If you were asked to picture someone working in Scotland’s thriving digital technology industry, then you’d be forgiven for imagining a bearded geek sitting behind a computer screen, dressed in a dirty T-shirt and untied trainers.
But you’d be wrong – working in the tech sector isn’t restricted to the caricatures presented on television programmes like The Big Bang Theory or The IT Crowd. Women are at the forefront of Scotland’s digi-tech sector, from running their own companies to leading larger organisations.
Vicky Brock, founder and chief executive, Clear Returns
Online businesses lose £20 billion of sales each year when customers return unwanted goods, which can also have a knock-on effect on the data companies use to make their decisions. Step forward Vicky Brock, who launched Clear Returns in 2012.
The Glasgow-based data company helps retailers to spot patterns among their returned items, allowing them to take remedial action at an earlier stage.
Brock has been named by both Forbes.com and Bloomberg as one of the nine top female tech chief executives to watch and sits on the Scottish Government’s data management board.
Gillian Docherty, chief executive, The Data Lab
In 2015 Gillian Docherty became the chief executive of The Data Lab, one of the eight innovation centres created by the Scottish Funding Council.
With £11.3 million of funding, The Data Lab is charged with helping companies and organisations to create at least 250 jobs and generate a further £100 million for Scotland’s economy.
It’s Docherty’s job to lead a team that will help the public and private sectors to harness the power of data. She was recently listed as one of the most influential people in data-driven business by DataIQ.
During her 22-year career at IBM, Docherty held a variety of sales and leadership roles across the UK.
Leah Hutcheon, founder and chief executive, Appointedd
Leah Hutcheon came up with the idea for Appointedd when she couldn’t find a hairdresser that would accept an online booking.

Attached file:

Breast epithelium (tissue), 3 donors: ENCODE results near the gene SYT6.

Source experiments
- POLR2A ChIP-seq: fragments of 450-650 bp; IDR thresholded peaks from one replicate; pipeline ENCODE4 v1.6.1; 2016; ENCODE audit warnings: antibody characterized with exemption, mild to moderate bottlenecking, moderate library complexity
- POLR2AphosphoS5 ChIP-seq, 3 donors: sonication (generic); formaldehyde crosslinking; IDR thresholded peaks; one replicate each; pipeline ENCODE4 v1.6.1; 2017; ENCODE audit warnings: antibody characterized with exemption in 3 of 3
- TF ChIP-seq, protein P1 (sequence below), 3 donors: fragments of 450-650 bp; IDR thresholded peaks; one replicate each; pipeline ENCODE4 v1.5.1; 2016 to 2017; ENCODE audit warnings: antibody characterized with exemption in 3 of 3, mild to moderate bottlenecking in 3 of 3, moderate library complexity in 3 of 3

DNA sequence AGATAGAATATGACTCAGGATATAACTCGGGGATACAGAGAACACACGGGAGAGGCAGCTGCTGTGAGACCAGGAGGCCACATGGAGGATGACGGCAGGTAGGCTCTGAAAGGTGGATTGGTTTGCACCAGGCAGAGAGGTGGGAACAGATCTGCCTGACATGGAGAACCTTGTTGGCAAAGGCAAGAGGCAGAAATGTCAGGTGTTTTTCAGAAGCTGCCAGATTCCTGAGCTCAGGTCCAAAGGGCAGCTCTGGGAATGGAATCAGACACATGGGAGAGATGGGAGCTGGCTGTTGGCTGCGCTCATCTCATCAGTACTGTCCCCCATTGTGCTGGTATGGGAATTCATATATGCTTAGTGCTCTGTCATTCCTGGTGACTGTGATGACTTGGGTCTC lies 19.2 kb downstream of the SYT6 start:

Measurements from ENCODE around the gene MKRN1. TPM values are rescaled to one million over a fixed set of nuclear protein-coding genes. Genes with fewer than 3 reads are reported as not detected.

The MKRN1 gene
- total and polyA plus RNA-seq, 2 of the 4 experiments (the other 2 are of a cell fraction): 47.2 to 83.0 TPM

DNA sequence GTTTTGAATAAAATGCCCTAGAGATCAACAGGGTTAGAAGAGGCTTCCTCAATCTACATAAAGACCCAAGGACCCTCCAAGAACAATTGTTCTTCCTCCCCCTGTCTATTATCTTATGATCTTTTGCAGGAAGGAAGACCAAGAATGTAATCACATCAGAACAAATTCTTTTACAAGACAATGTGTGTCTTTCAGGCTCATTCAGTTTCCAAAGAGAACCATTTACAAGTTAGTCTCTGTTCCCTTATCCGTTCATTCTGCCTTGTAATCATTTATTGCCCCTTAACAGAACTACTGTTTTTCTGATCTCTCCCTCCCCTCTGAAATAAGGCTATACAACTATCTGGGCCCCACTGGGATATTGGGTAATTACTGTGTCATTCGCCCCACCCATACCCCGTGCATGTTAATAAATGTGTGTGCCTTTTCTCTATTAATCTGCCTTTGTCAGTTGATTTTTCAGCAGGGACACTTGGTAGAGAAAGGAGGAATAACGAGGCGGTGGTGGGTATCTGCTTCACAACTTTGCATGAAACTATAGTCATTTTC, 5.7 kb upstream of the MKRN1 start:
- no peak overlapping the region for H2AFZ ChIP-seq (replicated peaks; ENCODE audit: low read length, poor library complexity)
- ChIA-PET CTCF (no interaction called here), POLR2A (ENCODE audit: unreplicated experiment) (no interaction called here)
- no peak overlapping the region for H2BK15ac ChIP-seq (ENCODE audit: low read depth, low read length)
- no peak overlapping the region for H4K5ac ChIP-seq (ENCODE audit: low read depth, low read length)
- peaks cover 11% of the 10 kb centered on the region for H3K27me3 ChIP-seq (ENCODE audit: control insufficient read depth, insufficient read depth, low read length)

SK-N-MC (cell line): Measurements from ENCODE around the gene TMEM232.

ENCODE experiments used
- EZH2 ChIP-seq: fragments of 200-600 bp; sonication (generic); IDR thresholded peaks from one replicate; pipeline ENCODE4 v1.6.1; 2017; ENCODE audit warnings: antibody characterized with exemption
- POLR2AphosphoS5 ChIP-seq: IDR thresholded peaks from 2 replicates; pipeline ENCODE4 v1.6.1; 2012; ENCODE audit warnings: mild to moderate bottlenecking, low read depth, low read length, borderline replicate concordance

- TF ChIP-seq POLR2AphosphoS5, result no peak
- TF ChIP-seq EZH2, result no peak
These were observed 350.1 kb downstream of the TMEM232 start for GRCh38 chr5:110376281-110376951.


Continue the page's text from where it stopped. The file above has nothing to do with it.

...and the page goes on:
Spotting a gap in the market, Hutcheon created a service for small businesses that would allow them to book appointments through their websites.
Appointed has grown arms and legs and now offers a full suite of services, from email and text message marketing through to online payments to companies of all shapes and sizes.
Hutcheon is now encouraging others to follow in her footsteps as an ambassador for Women’s Enterprise Scotland and director of future leaders for membership body Entrepreneurial Scotland.
Morna Simpson, founder and programme lead, Girl Geek Scotland
Since founding Girl Geek Scotland in 2008, business consultant Morna Simpson has grown the network into a community for people who are working and studying in the creativity, computing and enterprise areas.
The organisation now has three teams working on panel events, mentoring, and short courses and hackathons.
Its events focus on cyber security, fintech and legal tech and aim to help people from start to finish in setting up their own businesses.
Simpson began her career in the tech sector in 1998 as a user-experience designer and front-end developer.
Rebecca Pick, founder and managing director, Pick Protection
Rebecca Pick is preparing to launch the personal guardian, a discreet personal alarm that notifies police of the location of an attack.
Her company, Pick Protection, was founded in 2014 and its device is already attracting interest from individuals and from companies with lone-workers.
Pick became the first undergraduate winner of the Converge Challenge – the business start-up competition for students, graduates and staff at Scotland’s universities – and has gone on to raise £60,000 from Gabriel Investments and £744,000 from Equity Gap, as well as collecting a Scottish Edge prize along the way.
Scotland’s female tech stars are working on some big things. Want to join them? Find out more about Scotland’s thriving tech sector here.